Bottom snap pieces and corresponding tool pieces

    In addition to the pieces of tools that assist in attaching your snaps, there are also three other tool pieces you'll be using.  One of them we'll talk about in a moment.  Here are the other two:
    The black circle piece:  I'll be honest with you here and tell you that the black circle is just a piece of plastic to protect the surface of whatever you're hammering on.  So if you're going to hammer on your kitchen table, use the black circle.  If you're hammering away out on your patio (or some other surface that you don't care about and/or is really strong), don't bother with the black circle.

    The little rod piece: This piece, on the other hand, you cannot do without.  So make sure you don't lose it.  Ever.  This is what makes it possible for you to get those snap pieces through your big thick piece of leather.

    Step 4: Prepare leather
    Go ahead and take out one of your marking pins.  You should now have a nice little hole marking where you want your snap to go.

    If desired, slide that little black circle under the hole on your leather piece.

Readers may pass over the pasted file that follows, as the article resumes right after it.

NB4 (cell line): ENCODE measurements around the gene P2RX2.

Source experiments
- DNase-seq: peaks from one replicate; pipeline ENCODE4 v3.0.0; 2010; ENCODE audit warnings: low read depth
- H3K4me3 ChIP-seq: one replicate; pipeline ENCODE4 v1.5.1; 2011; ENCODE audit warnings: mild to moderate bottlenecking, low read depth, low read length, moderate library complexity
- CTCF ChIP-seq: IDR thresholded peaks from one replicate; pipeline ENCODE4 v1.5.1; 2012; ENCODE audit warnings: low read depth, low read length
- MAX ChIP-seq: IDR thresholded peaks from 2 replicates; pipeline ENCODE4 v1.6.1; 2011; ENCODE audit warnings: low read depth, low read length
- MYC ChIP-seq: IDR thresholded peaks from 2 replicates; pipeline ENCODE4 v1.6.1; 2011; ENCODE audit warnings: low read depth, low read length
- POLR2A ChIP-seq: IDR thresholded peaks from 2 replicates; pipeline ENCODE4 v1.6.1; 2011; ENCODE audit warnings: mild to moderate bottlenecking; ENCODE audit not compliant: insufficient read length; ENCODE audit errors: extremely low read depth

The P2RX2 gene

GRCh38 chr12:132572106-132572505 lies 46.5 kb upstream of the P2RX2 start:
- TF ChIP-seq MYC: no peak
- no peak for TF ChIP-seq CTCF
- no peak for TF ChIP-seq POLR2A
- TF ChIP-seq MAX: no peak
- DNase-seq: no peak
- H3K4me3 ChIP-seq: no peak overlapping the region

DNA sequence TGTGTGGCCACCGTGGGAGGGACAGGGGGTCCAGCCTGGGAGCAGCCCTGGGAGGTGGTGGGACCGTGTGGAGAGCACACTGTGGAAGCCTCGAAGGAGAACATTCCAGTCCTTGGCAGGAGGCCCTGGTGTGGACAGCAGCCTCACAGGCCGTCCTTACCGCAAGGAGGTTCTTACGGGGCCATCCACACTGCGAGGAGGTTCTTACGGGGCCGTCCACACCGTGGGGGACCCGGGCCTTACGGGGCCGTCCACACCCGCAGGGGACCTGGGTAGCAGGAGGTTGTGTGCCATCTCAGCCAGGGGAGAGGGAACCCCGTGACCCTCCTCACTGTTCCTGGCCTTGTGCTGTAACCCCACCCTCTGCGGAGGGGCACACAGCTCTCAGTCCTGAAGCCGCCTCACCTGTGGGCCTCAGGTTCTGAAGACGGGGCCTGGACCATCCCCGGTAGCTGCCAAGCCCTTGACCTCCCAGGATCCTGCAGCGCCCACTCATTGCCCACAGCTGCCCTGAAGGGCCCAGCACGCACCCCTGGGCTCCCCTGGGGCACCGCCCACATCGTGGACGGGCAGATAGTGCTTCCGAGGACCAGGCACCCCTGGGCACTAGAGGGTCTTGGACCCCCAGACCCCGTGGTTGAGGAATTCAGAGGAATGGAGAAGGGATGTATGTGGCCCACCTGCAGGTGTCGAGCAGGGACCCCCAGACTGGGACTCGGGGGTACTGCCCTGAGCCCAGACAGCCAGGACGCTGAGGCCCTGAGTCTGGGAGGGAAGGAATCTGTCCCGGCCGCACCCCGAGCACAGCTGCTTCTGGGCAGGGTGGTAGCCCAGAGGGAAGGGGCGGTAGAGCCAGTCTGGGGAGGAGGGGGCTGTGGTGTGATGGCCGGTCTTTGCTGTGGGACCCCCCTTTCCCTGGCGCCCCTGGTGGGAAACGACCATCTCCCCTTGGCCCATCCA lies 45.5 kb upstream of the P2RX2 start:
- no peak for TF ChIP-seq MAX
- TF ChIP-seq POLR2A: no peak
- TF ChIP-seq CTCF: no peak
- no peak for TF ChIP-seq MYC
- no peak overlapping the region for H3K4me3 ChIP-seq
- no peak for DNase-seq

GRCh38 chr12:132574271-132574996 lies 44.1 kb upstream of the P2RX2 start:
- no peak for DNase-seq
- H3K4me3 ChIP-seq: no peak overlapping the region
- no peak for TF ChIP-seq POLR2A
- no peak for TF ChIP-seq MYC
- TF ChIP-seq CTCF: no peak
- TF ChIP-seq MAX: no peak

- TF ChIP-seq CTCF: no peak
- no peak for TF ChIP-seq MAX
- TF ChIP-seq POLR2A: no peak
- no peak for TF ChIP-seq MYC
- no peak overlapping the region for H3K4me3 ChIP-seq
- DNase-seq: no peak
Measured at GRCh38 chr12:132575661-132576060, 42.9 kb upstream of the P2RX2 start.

Next, grab that handy little rod piece.  You'll notice that one end is blunt and the other end curves to a point with a little circle at the tip.  Press that circle tip to your leather directly on top of your marking hole.

    Pound the blunt end of your rod tool with your hammer a few times.  Or ten.  Basically you want to keep pounding it with the hammer until you have a nice hole that goes all the way through your piece of leather.

    Ta-da.

    You should now have a tidy little hole that looks like this.

    And since leather is thick, the circle end of your little rod piece is going to be full of the leather hole you just punched.